The reason for the divine powers of faith lie in its practical ability to be a proportionate means of human/divine union because it possesses this “essential likeness” to the Divine. The word practical implies the overcoming of the psychological limitations of reason in knowing the Divine; it possesses an intrinsic disposition which is sufficient to attain the telos of reason as a spiritual faculty which is the infinity of divine knowledge.54 But faith is not a science and the union does not occur in the ordinary operations of the intellect. Rather faith is another form of knowing. While it overcomes the infinite gap between human and divine reason, hence is the only and proper means for intellectual union with God, it does not destroy natural intellection and thus will always imply intellectual austerity and obedience.55 While divinity becomes the principle of knowledge with faith, this assimilation is always characterized by darkness and nothingness. Finally, Wojtyla notes that faith is the divine light by whose power we adhere to revealed truths However it is not the doctrinal logic of these truths that faith reveals to us. Rather faith unites us to the divine reality in the truths and this alone, in contrast to any doctrinal insights, will overcome the psychological disproportion between reason and the Divine.56 Faith, cautions Wojtla, rather than any interior locution or apprehension, is the only adequate means for the intellect’s union with the Divine.57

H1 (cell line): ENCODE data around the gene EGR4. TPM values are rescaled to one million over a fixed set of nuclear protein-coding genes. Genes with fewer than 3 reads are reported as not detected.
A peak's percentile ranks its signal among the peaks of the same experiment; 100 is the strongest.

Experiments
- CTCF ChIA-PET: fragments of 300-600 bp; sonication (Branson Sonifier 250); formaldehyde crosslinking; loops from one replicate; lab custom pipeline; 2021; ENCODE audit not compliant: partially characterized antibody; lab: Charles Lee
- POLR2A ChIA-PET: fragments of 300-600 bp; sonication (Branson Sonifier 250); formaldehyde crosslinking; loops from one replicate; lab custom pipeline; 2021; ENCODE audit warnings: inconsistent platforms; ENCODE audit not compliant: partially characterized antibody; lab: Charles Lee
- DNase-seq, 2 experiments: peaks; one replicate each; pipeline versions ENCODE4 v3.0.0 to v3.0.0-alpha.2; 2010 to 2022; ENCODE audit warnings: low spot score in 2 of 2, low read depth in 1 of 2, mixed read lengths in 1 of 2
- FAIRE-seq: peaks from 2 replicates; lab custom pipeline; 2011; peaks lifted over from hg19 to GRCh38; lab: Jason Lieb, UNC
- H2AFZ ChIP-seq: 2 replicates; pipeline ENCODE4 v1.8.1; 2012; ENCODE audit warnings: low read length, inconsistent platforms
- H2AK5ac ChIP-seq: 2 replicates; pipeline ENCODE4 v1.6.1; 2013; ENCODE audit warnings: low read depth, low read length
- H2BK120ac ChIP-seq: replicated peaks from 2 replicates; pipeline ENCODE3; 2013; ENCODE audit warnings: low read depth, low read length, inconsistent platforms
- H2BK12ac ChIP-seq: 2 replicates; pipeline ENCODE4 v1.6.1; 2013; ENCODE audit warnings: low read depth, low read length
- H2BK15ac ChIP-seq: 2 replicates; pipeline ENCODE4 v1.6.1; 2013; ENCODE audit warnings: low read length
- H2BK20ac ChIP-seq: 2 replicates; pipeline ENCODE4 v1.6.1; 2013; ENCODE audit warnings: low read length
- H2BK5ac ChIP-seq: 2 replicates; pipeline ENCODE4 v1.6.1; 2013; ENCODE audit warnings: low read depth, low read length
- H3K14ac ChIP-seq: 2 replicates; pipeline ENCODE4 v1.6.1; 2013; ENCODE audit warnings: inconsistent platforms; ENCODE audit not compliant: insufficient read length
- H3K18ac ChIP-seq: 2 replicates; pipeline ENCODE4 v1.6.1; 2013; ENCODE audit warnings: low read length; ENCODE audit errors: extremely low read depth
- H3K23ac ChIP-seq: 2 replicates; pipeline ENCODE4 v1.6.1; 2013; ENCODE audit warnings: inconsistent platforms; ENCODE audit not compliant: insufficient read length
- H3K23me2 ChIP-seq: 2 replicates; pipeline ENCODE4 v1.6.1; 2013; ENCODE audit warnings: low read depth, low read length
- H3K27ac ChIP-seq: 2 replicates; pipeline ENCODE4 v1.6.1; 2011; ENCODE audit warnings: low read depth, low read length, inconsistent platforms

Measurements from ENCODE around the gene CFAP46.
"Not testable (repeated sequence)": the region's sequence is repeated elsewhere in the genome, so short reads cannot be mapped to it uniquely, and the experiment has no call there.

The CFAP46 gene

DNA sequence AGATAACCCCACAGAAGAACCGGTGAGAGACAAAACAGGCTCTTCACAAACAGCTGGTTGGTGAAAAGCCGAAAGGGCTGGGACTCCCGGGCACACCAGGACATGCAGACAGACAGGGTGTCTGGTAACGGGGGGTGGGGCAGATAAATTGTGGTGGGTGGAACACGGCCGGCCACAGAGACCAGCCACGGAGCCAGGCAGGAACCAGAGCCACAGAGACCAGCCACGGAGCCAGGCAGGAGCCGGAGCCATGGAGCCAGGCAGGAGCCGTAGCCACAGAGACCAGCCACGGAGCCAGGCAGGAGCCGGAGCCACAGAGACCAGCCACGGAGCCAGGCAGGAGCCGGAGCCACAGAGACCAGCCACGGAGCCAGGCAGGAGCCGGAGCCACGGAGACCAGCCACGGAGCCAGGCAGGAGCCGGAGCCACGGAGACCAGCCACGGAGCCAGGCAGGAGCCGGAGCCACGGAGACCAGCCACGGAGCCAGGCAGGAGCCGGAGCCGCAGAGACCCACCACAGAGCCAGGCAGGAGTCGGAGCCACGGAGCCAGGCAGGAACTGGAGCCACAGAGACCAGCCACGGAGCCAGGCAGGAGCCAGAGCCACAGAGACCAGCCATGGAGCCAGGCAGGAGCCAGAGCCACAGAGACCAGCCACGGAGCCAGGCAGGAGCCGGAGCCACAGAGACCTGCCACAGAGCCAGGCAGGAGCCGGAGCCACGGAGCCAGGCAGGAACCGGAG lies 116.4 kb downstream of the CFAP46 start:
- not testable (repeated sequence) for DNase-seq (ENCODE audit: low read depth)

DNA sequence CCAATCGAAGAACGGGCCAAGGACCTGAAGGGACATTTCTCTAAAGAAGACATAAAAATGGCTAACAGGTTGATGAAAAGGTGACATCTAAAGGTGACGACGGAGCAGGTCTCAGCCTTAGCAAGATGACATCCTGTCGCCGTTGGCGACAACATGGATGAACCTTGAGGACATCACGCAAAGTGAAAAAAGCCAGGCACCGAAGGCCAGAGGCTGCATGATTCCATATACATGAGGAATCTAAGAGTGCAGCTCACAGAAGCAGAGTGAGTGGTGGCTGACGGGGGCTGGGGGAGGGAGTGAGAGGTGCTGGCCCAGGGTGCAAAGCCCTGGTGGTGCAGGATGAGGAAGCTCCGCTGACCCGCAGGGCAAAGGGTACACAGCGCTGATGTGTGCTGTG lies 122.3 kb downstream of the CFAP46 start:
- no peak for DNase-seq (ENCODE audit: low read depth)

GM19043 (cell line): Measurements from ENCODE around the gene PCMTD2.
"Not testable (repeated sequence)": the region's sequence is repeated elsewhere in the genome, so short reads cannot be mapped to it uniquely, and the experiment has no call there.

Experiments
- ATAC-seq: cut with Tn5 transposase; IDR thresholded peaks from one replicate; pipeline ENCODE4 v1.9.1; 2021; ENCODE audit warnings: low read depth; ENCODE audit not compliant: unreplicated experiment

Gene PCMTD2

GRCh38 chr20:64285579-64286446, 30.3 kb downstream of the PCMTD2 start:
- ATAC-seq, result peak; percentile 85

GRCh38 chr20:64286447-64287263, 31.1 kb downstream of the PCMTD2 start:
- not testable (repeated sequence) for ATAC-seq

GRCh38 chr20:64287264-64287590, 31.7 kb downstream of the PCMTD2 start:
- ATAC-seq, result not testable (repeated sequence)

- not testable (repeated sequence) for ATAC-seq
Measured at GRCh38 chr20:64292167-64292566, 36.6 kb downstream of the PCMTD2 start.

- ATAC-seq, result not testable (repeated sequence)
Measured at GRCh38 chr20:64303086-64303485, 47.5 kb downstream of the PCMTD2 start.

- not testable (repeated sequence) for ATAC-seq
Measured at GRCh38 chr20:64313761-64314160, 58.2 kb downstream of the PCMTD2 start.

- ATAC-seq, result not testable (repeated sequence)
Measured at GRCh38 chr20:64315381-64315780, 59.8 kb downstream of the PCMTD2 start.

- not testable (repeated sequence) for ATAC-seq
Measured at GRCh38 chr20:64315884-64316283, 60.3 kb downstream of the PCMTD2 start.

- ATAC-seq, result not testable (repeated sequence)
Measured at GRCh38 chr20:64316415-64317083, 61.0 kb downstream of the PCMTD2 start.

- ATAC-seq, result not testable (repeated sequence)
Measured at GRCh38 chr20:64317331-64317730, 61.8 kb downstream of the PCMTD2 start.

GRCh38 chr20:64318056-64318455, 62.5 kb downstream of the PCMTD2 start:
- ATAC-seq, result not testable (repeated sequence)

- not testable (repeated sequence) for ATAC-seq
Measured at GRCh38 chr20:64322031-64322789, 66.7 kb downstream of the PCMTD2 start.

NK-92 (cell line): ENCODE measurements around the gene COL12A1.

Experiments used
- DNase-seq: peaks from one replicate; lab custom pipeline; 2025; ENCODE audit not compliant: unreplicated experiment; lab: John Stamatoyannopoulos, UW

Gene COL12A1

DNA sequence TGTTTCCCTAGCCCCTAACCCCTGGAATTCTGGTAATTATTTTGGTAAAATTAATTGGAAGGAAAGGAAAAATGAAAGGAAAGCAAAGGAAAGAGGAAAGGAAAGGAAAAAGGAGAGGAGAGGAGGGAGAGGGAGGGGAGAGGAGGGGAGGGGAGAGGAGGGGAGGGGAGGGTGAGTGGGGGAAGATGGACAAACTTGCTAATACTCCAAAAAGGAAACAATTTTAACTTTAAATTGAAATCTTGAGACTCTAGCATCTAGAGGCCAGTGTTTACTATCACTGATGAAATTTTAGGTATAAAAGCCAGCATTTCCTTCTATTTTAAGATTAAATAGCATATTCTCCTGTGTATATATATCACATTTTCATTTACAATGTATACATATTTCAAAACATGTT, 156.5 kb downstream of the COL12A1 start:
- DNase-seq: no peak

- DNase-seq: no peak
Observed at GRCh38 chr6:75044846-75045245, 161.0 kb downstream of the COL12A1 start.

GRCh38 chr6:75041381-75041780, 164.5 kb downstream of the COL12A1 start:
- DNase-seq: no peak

The conclusion Wojtyla draws in his discernment of the mystical doctrine of John of the Cross and these notions of “essential likeness” and proportionate means” is that the human reason is fundamentally changed by faith into something divine. He writes that the intellect is joined to God through faith and becomes divine by participation. It achieves the intellectual perfection of its supernatural obediential potential. This is because the intellect is joined to God by faith.58 Moreover, the soul is transformed in this union and becomes divine by participation. Of course Wojtyla’s explanation is a pneumatic one in contrasts to Voegelin’s interpretation of the Greek philosopher’s discovery of human reason in the experience of the Divine Nous.59 Hence he clarifies that divine union by participation pertains directly and immediately to the union worked by charity, and faith’s role in divine/human union is a subordinate one of transforming the intellectual faculty of the soul. So it is through “vivified faith’ that the soul is transformed into God by participation.60